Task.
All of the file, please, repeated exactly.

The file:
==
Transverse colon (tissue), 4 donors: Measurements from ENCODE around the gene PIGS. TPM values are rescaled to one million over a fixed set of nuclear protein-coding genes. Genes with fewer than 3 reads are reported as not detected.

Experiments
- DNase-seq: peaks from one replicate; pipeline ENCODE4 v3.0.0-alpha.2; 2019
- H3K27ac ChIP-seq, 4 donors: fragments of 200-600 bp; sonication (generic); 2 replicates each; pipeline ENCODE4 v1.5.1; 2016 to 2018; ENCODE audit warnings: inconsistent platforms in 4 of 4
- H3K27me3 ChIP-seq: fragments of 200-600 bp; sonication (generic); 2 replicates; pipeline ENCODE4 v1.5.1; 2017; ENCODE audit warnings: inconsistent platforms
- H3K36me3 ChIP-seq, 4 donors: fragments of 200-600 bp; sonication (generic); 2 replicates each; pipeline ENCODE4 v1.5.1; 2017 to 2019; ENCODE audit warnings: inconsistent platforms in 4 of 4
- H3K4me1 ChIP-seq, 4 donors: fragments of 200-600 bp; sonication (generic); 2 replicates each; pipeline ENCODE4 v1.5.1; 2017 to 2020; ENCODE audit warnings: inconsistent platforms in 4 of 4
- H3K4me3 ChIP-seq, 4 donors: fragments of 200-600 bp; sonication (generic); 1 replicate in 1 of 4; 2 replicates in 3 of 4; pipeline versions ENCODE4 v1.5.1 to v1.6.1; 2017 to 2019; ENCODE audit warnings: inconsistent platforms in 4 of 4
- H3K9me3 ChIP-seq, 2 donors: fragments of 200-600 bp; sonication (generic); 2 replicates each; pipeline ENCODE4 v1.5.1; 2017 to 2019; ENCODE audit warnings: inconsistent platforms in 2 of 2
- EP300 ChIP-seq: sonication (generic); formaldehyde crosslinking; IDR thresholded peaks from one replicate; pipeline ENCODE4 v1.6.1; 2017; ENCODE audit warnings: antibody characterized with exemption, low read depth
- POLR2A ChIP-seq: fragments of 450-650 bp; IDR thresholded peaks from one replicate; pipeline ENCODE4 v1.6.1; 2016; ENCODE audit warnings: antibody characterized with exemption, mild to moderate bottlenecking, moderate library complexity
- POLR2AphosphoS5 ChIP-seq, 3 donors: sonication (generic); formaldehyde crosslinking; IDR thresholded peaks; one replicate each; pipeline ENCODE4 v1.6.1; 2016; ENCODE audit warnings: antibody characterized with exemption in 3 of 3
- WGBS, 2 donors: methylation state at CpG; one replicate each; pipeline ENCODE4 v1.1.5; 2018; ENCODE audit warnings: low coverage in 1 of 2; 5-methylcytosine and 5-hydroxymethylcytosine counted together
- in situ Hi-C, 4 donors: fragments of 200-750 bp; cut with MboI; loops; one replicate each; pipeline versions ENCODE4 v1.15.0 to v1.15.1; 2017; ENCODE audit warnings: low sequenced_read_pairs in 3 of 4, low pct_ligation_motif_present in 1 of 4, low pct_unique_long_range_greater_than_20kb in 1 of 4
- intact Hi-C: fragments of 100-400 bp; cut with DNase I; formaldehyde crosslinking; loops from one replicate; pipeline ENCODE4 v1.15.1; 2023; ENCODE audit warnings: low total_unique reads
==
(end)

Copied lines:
Transverse colon (tissue), 4 donors: Measurements from ENCODE around the gene PIGS. TPM values are rescaled to one million over a fixed set of nuclear protein-coding genes. Genes with fewer than 3 reads are reported as not detected.

Experiments
- DNase-seq: peaks from one replicate; pipeline ENCODE4 v3.0.0-alpha.2; 2019
- H3K27ac ChIP-seq, 4 donors: fragments of 200-600 bp; sonication (generic); 2 replicates each; pipeline ENCODE4 v1.5.1; 2016 to 2018; ENCODE audit warnings: inconsistent platforms in 4 of 4
- H3K27me3 ChIP-seq: fragments of 200-600 bp; sonication (generic); 2 replicates; pipeline ENCODE4 v1.5.1; 2017; ENCODE audit warnings: inconsistent platforms
- H3K36me3 ChIP-seq, 4 donors: fragments of 200-600 bp; sonication (generic); 2 replicates each; pipeline ENCODE4 v1.5.1; 2017 to 2019; ENCODE audit warnings: inconsistent platforms in 4 of 4
- H3K4me1 ChIP-seq, 4 donors: fragments of 200-600 bp; sonication (generic); 2 replicates each; pipeline ENCODE4 v1.5.1; 2017 to 2020; ENCODE audit warnings: inconsistent platforms in 4 of 4
- H3K4me3 ChIP-seq, 4 donors: fragments of 200-600 bp; sonication (generic); 1 replicate in 1 of 4; 2 replicates in 3 of 4; pipeline versions ENCODE4 v1.5.1 to v1.6.1; 2017 to 2019; ENCODE audit warnings: inconsistent platforms in 4 of 4
- H3K9me3 ChIP-seq, 2 donors: fragments of 200-600 bp; sonication (generic); 2 replicates each; pipeline ENCODE4 v1.5.1; 2017 to 2019; ENCODE audit warnings: inconsistent platforms in 2 of 2
- EP300 ChIP-seq: sonication (generic); formaldehyde crosslinking; IDR thresholded peaks from one replicate; pipeline ENCODE4 v1.6.1; 2017; ENCODE audit warnings: antibody characterized with exemption, low read depth
- POLR2A ChIP-seq: fragments of 450-650 bp; IDR thresholded peaks from one replicate; pipeline ENCODE4 v1.6.1; 2016; ENCODE audit warnings: antibody characterized with exemption, mild to moderate bottlenecking, moderate library complexity
- POLR2AphosphoS5 ChIP-seq, 3 donors: sonication (generic); formaldehyde crosslinking; IDR thresholded peaks; one replicate each; pipeline ENCODE4 v1.6.1; 2016; ENCODE audit warnings: antibody characterized with exemption in 3 of 3
- WGBS, 2 donors: methylation state at CpG; one replicate each; pipeline ENCODE4 v1.1.5; 2018; ENCODE audit warnings: low coverage in 1 of 2; 5-methylcytosine and 5-hydroxymethylcytosine counted together
- in situ Hi-C, 4 donors: fragments of 200-750 bp; cut with MboI; loops; one replicate each; pipeline versions ENCODE4 v1.15.0 to v1.15.1; 2017; ENCODE audit warnings: low sequenced_read_pairs in 3 of 4, low pct_ligation_motif_present in 1 of 4, low pct_unique_long_range_greater_than_20kb in 1 of 4
- intact Hi-C: fragments of 100-400 bp; cut with DNase I; formaldehyde crosslinking; loops from one replicate; pipeline ENCODE4 v1.15.1; 2023; ENCODE audit warnings: low total_unique reads